To answer, we must tramp a while in the muddy field of intelligence.
According to the authors, the types of intelligence that evolve over a lifetime have can be divided into “fluid intelligence” and “crystallized intelligence.” Fluid intelligence captures the thinking part of ability, including memory, abstract reasoning and executive function. Crystallized intelligence is the knowing part of ability, encompassing the main accumulation of knowledge gleaned from education and lifetime experience.
For the average person, fluid intelligence peaks at age 23, while crystallized intelligence peaks at 35!
Note: I’m not saying your crystallized intelligence peaked at 35. That fact that you’ve read this far, combined with the fact that you’re interested in investing your own money, suggest that you’re well above average in mental engagement. But if you think back to all the kids in your first grade class … and imagine what some of them are doing now, the data make sense.
And WHY does brain function drop off? Well that’s a tough one. The authors’ favored theory is the “processing-speed” theory of Timothy Salthouse (1996). They write, “increased age in adulthood is associated with a decrease in the speed with which many processing operations can be executed and that this reduction in speed leads to impairments in cognitive functioning because of what are termed the “limited time mechanism” and the “simultaneity mechanism.”
“The limited time mechanism is that a combination of slower speed and limited storage capacity can mean that the brain loses information in working memory that is needed as an intermediate product for completion of a stepwise mental task. Within the simultaneity mechanism, speed helps the brain orchestrate and coordinate parallel tasks, such as those involved in executive function or cognitive control. Salthouse argues that it is the slower speed of activating or processing information, rather than a faster rate of information loss or decay, that is primarily responsible for the age-related consequences mediated by the simultaneity mechanism.”
Maybe. There’s clearly a lot more to be learned there.
But the facts are clear, the average person’s brain is diminishing in capability long before retirement begins … and retirement—as well as the prospect of retirement—simply accelerates the process.
The final chart—and the most damning of the French system—depicts the difference in employment rates of 60-64 year-olds versus 50-54 year-olds (note the nearly-90% difference in France, versus the nearly-30% difference in the U.S.) and compares it with the cognitive performance of the older men relative to the younger men.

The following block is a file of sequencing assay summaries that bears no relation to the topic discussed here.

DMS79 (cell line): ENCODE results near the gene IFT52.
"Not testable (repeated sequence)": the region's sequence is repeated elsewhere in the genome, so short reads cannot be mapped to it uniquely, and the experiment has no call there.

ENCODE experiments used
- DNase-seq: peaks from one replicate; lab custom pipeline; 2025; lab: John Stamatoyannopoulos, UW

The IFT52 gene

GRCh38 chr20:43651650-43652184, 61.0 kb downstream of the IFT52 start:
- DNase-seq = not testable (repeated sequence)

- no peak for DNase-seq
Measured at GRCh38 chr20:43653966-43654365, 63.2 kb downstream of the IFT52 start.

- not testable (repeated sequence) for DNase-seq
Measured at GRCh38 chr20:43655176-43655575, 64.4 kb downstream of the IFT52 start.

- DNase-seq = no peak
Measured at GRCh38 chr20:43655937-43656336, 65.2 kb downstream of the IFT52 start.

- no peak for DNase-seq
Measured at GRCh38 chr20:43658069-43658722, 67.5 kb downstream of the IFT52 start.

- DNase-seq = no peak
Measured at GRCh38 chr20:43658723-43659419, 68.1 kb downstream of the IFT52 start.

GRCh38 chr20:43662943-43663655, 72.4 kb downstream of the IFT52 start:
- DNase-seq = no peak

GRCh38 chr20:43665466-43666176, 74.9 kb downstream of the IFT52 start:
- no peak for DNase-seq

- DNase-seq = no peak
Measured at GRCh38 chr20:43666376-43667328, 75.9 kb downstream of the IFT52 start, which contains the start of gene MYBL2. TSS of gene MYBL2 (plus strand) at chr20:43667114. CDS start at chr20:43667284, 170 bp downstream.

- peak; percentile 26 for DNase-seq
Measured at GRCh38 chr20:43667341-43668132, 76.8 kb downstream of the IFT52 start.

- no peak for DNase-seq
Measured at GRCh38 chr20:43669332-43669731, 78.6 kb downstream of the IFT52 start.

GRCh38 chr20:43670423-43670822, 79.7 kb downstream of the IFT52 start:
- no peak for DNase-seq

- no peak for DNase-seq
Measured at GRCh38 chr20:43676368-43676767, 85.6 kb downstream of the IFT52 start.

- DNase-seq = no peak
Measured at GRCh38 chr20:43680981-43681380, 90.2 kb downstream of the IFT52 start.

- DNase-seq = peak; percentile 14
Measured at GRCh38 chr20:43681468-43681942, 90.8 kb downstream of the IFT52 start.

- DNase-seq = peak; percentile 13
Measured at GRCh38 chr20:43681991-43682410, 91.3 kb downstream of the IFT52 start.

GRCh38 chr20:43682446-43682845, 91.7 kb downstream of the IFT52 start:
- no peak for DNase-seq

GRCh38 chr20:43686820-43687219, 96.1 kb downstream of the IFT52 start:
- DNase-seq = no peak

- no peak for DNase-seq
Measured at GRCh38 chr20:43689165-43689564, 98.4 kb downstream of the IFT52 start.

In France, those older men have lost roughly 20% of their cognitive power, while in the U.S., they’ve lost just 5%!
So why does retirement cause cognitive decline?
The authors suggest two main causes.
The first is not surprising. It’s simply that work environments provide more cognitively challenging and stimulating environments than non-work environments … like watching TV or fishing. They call this the “unengaged lifestyle hypothesis.”
The second, based on the theory of human capital, is less intuitive, but more interesting, because it explains why even the anticipation of retirement can bring a reduction in cognitive skill. In short, it’s because the worker stops investing in himself, and in the skills that make him valuable to his employer. As he begins coasting into retirement, and losing interest in his work, his cognitive abilities lose vitality, too. The authors call this the “on-the-job” retirement effect.”
The good news is that average retirement rates around the world are slowly increasing … mainly out of financial necessity.
The bad news is that so many people are fighting the trend.
In France, they’re striking against raising the retirement age, and here in the U.S., any politician who suggests raising the retirement age to save Social Security risks the wrath of the AARP.
Understandably, people who dislike their jobs crave the day they can quit for good. But for the sake of their brains, they’re better off working.